Know Your Rights in an Owner Move-In Eviction

Owner Move-In Eviction is also often referred to as an OMI, Relative Move-In, LMI, or Landlord Move-In Eviction

OMI Defined

The San Francisco Rent Ordinance allows the owner of a building to evict all tenants from a single rental unit if:

  • The owner has at least a 25% interest in the building; and
  • Intends in “good faith” to live in the unit for at least 3 years (barring an emergency)

An owner may also move an immediate relative into a building if:

  • The owner has at least a 25% interest in the building; and
  • The owner lives in the building or is simultaneously evicting to live in the building

Immediate relative includes grandparents, grandchildren, parents, children, brothers, sisters, a spouse or the spouse of any of these relatives.

Minimum Moving Allowance

In an OMI, the owner is required to pay the existing tenants relocation assistance – roughly $5,000 per tenant up to a maximum of $15,000 per unit.  Half of this money is due at the time of the eviction notice and half when the tenants vacate.  In addition, the owner must offer any vacant units they own to the tenants, even if in other buildings.

Rental Restrictions and Wrongful Eviction

If the landlord does not live in the unit for three (3) years, the landlord must offer the unit back to the tenants at the original rent, adjusted by allowable annual rent increases.   When a landlord does not offer a unit back to the tenants or does not live in the unit for three years, the tenants can file a wrongful eviction lawsuit against the landlord.

Step-By-Step OMI Process

  • Oral Requests and Offers

Typically, the OMI process begins with oral requests for the tenants to vacate and offers of payment.  It is in the interest of the owner to pay to move tenants out.  In attorney fees alone, it will cost the owner a minimum of $10,000 to move forward with an OMI.  See Negotiating a Buyout –What the Landlord Stands to Lose in an Owner Move-In Eviction. In addition, if the owner is a recent purchaser of the property, the owner is paying a mortgage equivalent of roughly $2,000 per month per unit.  The longer the tenant stays in the building, the greater the loss to the owner in debt service.  Even more, the three (3) year rental restriction greatly reduces the property’s resale value – perhaps as much as 20% per unit.  If the owner can get tenants to waive their rights and move-out quickly and without a legal battle, it saves the owner close to an average of $120,000 per unit.  See, Negotiating a Buyout: What the Landlord Stands to Lose in an Owner Move-In Eviction.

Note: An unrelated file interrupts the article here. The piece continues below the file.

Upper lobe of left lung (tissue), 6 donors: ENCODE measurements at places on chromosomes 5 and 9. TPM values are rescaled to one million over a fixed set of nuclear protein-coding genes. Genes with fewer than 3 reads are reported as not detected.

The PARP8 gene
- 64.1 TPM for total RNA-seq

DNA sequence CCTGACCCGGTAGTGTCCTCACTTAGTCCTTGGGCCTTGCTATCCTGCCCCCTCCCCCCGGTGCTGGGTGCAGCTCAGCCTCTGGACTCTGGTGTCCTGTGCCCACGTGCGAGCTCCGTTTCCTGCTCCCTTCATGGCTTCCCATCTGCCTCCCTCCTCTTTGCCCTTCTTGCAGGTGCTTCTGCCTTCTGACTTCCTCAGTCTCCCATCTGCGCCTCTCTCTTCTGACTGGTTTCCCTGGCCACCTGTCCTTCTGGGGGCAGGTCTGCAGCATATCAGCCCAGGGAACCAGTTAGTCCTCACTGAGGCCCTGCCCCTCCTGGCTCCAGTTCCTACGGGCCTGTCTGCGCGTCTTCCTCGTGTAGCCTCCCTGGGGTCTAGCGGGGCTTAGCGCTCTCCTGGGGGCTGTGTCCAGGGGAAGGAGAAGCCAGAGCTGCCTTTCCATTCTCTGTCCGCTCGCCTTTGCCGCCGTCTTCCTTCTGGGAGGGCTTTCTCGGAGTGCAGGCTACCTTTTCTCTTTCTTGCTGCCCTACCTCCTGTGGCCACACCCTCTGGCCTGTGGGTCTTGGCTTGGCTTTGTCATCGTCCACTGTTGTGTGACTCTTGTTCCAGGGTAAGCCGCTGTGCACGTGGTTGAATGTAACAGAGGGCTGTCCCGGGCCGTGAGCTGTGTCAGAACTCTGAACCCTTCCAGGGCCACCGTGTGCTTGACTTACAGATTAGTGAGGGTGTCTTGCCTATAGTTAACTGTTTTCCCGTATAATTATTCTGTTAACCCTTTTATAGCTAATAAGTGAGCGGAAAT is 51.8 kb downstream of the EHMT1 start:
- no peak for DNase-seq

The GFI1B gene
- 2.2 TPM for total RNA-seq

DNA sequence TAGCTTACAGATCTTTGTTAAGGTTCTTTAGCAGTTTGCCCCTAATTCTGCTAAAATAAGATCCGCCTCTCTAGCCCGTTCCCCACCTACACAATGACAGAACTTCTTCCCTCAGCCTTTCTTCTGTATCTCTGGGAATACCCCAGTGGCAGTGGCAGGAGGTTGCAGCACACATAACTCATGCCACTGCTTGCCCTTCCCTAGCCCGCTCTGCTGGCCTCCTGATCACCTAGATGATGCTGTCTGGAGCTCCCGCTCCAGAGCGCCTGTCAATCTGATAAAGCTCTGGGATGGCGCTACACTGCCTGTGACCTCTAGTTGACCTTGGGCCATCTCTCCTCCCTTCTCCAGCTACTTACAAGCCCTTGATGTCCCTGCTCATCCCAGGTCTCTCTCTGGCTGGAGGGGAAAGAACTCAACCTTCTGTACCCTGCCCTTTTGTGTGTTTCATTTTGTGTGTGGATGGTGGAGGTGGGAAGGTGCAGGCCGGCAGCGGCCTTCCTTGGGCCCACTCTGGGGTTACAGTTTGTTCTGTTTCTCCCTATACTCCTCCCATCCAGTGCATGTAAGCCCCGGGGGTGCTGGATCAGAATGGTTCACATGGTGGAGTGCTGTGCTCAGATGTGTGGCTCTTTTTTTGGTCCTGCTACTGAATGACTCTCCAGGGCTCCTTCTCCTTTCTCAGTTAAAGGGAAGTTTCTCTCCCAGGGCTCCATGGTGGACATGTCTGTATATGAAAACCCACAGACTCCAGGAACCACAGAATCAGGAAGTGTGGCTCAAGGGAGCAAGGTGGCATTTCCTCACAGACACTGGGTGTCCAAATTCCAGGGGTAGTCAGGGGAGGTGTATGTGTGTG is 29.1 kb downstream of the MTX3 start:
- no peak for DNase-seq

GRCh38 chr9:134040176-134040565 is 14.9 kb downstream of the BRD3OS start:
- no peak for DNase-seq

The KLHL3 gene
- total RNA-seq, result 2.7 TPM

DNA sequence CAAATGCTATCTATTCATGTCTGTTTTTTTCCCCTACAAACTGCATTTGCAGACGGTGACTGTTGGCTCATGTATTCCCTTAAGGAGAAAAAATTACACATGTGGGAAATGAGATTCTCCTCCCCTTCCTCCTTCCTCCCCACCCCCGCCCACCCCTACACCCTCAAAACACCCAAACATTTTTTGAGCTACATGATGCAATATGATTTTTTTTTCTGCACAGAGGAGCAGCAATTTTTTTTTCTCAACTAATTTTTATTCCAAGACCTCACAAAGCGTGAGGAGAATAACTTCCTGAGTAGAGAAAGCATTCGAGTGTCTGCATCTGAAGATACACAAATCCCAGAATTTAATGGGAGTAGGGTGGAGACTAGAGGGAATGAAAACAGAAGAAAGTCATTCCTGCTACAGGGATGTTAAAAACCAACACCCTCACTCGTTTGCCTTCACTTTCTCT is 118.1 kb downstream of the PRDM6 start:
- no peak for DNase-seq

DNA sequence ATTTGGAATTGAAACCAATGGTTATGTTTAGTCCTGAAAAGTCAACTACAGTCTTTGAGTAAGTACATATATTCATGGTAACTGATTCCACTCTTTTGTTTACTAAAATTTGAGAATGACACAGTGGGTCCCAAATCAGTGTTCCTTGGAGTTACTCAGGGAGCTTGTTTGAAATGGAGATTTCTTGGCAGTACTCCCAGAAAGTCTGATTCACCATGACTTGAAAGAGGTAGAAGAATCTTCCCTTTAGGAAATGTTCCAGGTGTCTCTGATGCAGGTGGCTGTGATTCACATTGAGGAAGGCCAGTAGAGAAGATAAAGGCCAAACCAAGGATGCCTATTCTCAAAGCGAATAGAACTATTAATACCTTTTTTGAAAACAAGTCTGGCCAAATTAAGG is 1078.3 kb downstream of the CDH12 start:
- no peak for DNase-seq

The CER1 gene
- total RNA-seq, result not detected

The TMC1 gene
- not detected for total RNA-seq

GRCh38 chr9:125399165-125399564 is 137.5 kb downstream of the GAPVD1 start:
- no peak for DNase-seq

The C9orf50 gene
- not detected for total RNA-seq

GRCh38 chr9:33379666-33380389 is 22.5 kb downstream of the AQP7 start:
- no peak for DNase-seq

• Sixty (60) Day OMI Notice of Eviction

If the tenants and owner cannot reach a settlement, the tenants may receive a sixty (60) day notice to evict.  This notice has many technical requirements and must be drafted by an attorney familiar with San Francisco rental laws.  Landlords and even some attorneys often make mistakes on the sixty (60) day notice

This is a good time to meet with a tenant attorney.  An eviction notice does not mean a tenant has to move out, but it may be in the tenant’s best interest to move out if there is reason to believe that the owner is being dishonest.

It is important to understand that a sixty (60) day notice does not change negotiation strategy.  In fact, the notice can be withdrawn up until the expiration of the sixty (60) days or until the tenants vacate.  The three (3) year rental restrictions do not go into effect when the notice is served.  This means that a notice should not set off a panic by the tenants.  In fact, a sixty (60) day notice could actually put the tenants in a better strategic position.

  • Eviction Lawsuit

If the tenants have not vacated within sixty (60) days of service of the notice, the owner may file an eviction lawsuit called an unlawful detainer.  From the date of service of the unlawful detainer, the tenants have five (5) days to file an answer.  Two weeks after an answer is filed, a mandatory settlement conference is held.  If the eviction lawsuit does not settle, a trial is held.  During the trial, the tenants can challenge the good faith intent of the owner.  In other words, this is the time to prove the owner is not truly planning to live in the unit for three (3) years.

Be careful to check your lease for an attorney fee provision.  If the lease has an attorney fee provision, the loser of the eviction lawsuit must pay the attorney fees of the winner.   An attorney fee provision can put tremendous pressure on an owner acting in bad faith and could be a source of courage for an honest owner.

  • Watch the Property

Whether the tenants move out after the notice or after an eviction lawsuit, it is important for the tenants to watch the property to make sure the owner or owner’s relative live in the unit for three (3) years.  If the owner or relative does not move into the unit or vacates prematurely, they must offer the unit back to the tenants or face a wrongful eviction lawsuit.

The tenants must keep the owner updated on contact info, so the owner can easily contact the former tenants to offer them the unit if vacated.   It is also a good idea for the tenants to file address changes with the San Francisco Rent Board.